What are my rights if I fell on a wet floor at a fast food restaurant and there were no signs or carpet?

I have a level 2 sprain of my ankle but I have asked around and they say that if you don’t brake something that you don’t have a claim.

Asked on August 8, 2015 under Personal Injury, New York

Answers:

SJZ, Member, New York Bar / FreeAdvice Contributing Attorney

Answered 5 years ago | Contributor

Legally, if the restaurant was negligent, or careless, in not putting out signs about a wet floor or not mopping up the water--which they may have been; it's difficult to tell without more details, since it depends on why there was liquid on the floor, if the restaurant staff knew or reasonably should have known there was liquid, and if they had the time or chance to do something abou it--and their failure to do so led to the accident, they would be liable to any injuries, regardless of whether there is a broken bone or not.

Practically, it is very unlikely that it would be taking legal action for a level 2 sprain. That is because in a lawsuit, you recover compensation equivalent to your costs, losses, and, for injuries which cause weeks or more of significant life impairment, some amount of "pain and suffering." In a case like this, you could recover your out-of-pocket (not paid by insurance) medical costs; lost wages, if you missed any work; other out of pocket costs (such as is if you had to pay to take cabs to work instead of a bus or train, while your ankle heals); and possibly a *small* amount for pain and suffering (unless your ankle never heals right and you have permanent disabilty; then might get at least a modest amount for pain and suffering, but still very little compared to, say, loss of a limb or impairment of vision). However, to get that, if the restaurant (or its insurer) does not voluntarily pay you, you'd have to sue them; and for a personal injury lawsuit, you'd need to have a medical expert witness testify, and such witnesses commonly cost $1000 - $3000 or more for their time spent examining you, filling out reports, testifing, etc. You could spend as much or more on the case then you would get back. 

This doesn't mean you can't ask the restaurant for compensation and tell them you may sue if you don't receive something--and maybe they will offer to pay some amount. But if they won't pay voluntarily, think hard about whether it would be worthwhile to actually sue.

SJZ, Member, New York Bar / FreeAdvice Contributing Attorney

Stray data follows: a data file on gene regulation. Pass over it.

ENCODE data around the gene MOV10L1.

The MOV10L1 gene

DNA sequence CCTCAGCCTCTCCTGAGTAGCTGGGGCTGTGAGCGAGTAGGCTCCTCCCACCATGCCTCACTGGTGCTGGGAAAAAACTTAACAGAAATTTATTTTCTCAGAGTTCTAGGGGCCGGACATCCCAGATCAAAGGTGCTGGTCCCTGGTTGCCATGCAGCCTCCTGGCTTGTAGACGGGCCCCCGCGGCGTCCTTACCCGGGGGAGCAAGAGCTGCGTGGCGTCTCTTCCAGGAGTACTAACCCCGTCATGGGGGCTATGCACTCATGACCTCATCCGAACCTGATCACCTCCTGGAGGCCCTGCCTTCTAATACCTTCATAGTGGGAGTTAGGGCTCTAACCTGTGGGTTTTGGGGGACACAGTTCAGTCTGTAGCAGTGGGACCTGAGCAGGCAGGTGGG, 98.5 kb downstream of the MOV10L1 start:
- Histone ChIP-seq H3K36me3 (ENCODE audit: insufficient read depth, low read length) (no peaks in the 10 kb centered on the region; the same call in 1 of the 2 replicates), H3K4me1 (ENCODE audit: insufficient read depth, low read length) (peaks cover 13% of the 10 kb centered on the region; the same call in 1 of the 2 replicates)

Answered 5 years ago | Contributor

Legally, if the restaurant was negligent, or careless, in not putting out signs about a wet floor or not mopping up the water--which they may have been; it's difficult to tell without more details, since it depends on why there was liquid on the floor, if the restaurant staff knew or reasonably should have known there was liquid, and if they had the time or chance to do something abou it--and their failure to do so led to the accident, they would be liable to any injuries, regardless of whether there is a broken bone or not.

Practically, it is very unlikely that it would be taking legal action for a level 2 sprain. That is because in a lawsuit, you recover compensation equivalent to your costs, losses, and, for injuries which cause weeks or more of significant life impairment, some amount of "pain and suffering." In a case like this, you could recover your out-of-pocket (not paid by insurance) medical costs; lost wages, if you missed any work; other out of pocket costs (such as is if you had to pay to take cabs to work instead of a bus or train, while your ankle heals); and possibly a *small* amount for pain and suffering (unless your ankle never heals right and you have permanent disabilty; then might get at least a modest amount for pain and suffering, but still very little compared to, say, loss of a limb or impairment of vision). However, to get that, if the restaurant (or its insurer) does not voluntarily pay you, you'd have to sue them; and for a personal injury lawsuit, you'd need to have a medical expert witness testify, and such witnesses commonly cost $1000 - $3000 or more for their time spent examining you, filling out reports, testifing, etc. You could spend as much or more on the case then you would get back. 

This doesn't mean you can't ask the restaurant for compensation and tell them you may sue if you don't receive something--and maybe they will offer to pay some amount. But if they won't pay voluntarily, think hard about whether it would be worthwhile to actually sue.


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